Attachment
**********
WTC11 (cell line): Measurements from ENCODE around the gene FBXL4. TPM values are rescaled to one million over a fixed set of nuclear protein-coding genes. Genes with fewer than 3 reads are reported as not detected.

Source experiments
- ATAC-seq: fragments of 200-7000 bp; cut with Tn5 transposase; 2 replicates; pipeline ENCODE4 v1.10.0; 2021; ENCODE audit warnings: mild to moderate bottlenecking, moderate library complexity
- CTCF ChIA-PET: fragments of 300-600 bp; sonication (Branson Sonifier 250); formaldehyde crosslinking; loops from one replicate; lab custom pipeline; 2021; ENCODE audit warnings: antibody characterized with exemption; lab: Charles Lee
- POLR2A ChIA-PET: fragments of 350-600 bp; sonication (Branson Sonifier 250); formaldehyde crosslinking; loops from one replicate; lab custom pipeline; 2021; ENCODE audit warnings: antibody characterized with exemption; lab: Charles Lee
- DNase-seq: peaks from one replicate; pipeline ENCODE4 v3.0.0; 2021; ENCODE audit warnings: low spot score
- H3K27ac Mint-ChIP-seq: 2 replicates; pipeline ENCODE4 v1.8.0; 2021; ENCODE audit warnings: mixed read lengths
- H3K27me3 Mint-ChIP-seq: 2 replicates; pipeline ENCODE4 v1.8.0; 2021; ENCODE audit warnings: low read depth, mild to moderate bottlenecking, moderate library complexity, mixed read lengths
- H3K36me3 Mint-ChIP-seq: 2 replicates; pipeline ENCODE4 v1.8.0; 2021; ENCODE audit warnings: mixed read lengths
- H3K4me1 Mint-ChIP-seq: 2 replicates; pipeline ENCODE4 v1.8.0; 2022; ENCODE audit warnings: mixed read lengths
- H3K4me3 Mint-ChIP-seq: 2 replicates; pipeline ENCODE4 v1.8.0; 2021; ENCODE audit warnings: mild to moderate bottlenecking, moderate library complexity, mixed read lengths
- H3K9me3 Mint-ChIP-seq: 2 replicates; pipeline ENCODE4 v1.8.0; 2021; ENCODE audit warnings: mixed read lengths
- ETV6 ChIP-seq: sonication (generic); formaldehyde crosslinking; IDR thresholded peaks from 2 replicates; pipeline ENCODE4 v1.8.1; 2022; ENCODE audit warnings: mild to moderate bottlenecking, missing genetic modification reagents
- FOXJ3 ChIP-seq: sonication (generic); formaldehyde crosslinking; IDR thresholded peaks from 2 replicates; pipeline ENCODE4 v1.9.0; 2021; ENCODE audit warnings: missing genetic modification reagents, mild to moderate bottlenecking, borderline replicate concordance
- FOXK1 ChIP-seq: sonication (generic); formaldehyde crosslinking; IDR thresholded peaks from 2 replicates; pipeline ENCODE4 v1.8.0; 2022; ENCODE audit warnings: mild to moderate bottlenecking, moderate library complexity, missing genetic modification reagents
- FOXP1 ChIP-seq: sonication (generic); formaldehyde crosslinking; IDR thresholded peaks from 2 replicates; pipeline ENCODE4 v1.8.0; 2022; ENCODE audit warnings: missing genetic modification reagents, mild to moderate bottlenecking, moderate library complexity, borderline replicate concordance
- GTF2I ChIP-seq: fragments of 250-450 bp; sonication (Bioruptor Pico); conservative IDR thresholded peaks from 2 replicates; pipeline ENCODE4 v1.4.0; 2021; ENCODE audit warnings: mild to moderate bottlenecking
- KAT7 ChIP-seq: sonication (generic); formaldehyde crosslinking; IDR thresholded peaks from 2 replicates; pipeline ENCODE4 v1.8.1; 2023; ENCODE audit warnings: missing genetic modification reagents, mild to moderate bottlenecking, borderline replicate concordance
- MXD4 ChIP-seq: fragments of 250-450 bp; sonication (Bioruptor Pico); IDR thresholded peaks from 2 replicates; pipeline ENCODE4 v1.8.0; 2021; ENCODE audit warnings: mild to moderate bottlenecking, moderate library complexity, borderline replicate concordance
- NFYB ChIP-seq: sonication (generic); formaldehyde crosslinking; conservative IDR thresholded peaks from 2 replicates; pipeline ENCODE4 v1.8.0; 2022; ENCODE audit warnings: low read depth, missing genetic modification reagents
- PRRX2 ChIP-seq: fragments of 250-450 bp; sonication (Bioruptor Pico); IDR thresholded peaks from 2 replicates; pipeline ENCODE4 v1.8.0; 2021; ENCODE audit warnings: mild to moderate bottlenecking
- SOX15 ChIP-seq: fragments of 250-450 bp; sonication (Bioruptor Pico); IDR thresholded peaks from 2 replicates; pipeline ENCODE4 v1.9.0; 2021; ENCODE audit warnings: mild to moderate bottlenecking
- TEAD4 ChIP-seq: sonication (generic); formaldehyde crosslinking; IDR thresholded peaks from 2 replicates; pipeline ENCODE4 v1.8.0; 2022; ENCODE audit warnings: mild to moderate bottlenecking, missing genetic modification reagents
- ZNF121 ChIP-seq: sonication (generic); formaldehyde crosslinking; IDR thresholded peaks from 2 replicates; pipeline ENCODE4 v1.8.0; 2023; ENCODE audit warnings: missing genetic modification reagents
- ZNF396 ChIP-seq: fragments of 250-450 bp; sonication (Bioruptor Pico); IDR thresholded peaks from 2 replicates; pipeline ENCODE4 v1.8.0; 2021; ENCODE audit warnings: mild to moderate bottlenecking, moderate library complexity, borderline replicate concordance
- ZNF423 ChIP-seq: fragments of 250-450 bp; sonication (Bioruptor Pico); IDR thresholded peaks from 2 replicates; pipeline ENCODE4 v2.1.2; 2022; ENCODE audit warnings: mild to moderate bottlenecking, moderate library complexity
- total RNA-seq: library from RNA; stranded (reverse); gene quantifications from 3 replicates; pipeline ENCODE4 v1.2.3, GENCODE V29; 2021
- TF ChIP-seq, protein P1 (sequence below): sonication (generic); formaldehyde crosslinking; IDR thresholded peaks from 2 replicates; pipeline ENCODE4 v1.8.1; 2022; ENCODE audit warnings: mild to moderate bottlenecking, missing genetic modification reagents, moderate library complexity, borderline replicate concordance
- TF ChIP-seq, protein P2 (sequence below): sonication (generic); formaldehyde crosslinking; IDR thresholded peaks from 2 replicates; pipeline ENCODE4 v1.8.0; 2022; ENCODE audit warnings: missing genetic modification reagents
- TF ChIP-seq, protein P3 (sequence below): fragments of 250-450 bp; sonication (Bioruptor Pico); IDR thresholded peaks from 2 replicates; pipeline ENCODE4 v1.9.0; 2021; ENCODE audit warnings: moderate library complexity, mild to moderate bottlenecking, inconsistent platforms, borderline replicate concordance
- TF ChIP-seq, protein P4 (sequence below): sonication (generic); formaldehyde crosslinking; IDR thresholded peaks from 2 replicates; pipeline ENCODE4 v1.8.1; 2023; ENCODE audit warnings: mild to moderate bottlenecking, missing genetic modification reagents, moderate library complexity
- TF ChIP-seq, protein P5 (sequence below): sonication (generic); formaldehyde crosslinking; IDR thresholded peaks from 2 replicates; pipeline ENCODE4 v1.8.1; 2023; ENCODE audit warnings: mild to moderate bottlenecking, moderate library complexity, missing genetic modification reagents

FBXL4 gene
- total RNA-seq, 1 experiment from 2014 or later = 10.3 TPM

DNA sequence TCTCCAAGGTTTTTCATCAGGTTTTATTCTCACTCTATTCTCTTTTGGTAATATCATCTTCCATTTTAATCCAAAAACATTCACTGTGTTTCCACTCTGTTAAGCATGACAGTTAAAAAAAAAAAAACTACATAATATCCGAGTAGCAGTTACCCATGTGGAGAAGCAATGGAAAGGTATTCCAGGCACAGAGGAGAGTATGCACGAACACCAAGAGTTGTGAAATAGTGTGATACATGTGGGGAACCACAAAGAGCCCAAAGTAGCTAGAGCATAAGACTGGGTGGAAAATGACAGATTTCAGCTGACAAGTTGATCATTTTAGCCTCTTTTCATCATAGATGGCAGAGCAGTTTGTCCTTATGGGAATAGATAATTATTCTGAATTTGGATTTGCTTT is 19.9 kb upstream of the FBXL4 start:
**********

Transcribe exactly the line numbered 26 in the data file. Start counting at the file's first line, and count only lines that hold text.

- ZNF423 ChIP-seq: fragments of 250-450 bp; sonication (Bioruptor Pico); IDR thresholded peaks from 2 replicates; pipeline ENCODE4 v2.1.2; 2022; ENCODE audit warnings: mild to moderate bottlenecking, moderate library complexity